The first is the depth of impact on a human being. If we’re helping a farmer in Northern Nigeria, how much are we increasing their income to move out of extreme poverty to poverty or poverty to the lower middle class? So first is the depth of impact. The second is the breadth of impact. How many people are we impacting with that depth? And then the third is the target population. We are interested in helping people who are struggling with life. We’re not interested in helping people in the upper-middle class who are trying to figure out which private tutor to go to. Wonderful problem, important to be solved. That’s just not us. So we look at the breadth of impact, depth of impact, target population to determine, do we believe in their impact if they’re having an impact on human beings. And then we look at the team and think that they have a shot to scale their impact, to help a lot of people. And that’s how we pick who we work with. We work right now with about a hundred organizations in 60 countries, but we’ve grown up quite a bit over the last six and a half years. We’ve done about 150 of those projects that I mentioned in 60 countries, 10 to 20% of the United States, everywhere else and then 59 other countries.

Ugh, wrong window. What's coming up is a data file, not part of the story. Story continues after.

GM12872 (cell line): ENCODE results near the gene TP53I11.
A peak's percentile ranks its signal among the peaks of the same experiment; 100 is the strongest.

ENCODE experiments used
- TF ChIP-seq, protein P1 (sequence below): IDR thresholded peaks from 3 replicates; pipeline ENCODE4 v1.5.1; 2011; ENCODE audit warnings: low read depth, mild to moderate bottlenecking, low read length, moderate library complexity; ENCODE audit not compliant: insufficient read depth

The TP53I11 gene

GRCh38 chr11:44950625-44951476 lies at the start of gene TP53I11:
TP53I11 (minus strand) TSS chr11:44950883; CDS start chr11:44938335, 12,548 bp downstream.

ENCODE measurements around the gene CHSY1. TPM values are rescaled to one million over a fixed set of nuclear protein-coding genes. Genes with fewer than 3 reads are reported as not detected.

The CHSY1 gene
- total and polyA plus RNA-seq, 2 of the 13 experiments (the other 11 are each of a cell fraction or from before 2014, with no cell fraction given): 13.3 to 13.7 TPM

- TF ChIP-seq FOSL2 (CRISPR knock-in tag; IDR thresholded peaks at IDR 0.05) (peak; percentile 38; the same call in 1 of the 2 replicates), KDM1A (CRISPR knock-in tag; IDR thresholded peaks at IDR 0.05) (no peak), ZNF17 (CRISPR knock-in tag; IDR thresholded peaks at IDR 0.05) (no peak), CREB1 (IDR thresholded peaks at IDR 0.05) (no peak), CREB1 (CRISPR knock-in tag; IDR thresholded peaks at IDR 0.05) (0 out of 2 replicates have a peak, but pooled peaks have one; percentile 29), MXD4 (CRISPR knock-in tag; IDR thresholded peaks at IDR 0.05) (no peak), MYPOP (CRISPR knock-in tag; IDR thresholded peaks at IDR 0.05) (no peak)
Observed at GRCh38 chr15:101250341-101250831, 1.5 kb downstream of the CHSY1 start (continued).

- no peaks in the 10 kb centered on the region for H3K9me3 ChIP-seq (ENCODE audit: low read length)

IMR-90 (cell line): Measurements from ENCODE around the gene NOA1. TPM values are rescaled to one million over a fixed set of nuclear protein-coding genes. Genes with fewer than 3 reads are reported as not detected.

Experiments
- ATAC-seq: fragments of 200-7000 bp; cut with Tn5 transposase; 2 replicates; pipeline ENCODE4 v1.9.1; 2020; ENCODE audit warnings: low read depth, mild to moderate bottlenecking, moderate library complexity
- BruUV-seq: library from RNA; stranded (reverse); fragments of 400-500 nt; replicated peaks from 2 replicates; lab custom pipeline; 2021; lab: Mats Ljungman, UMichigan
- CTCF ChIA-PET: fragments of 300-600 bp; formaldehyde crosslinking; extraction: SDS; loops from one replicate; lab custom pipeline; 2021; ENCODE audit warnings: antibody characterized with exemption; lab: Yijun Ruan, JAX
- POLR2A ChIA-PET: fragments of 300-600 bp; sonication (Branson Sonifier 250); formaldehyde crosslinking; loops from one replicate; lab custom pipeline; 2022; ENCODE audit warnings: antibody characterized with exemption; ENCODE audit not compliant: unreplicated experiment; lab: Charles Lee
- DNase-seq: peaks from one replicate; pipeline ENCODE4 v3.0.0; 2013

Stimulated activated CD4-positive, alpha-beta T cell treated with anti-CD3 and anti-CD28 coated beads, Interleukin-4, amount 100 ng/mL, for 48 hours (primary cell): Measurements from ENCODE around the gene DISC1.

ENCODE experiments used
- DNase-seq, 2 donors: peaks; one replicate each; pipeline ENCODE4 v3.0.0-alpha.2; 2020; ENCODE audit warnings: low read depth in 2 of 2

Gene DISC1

[00:25:32] Chris Kim: Doug, could you share maybe, one or two of the organizations you might typically partner with, and help us understand their impact? That it sounds like a huge amount of impact that these partner organizations are having. We’d love to hear if you have one or two examples.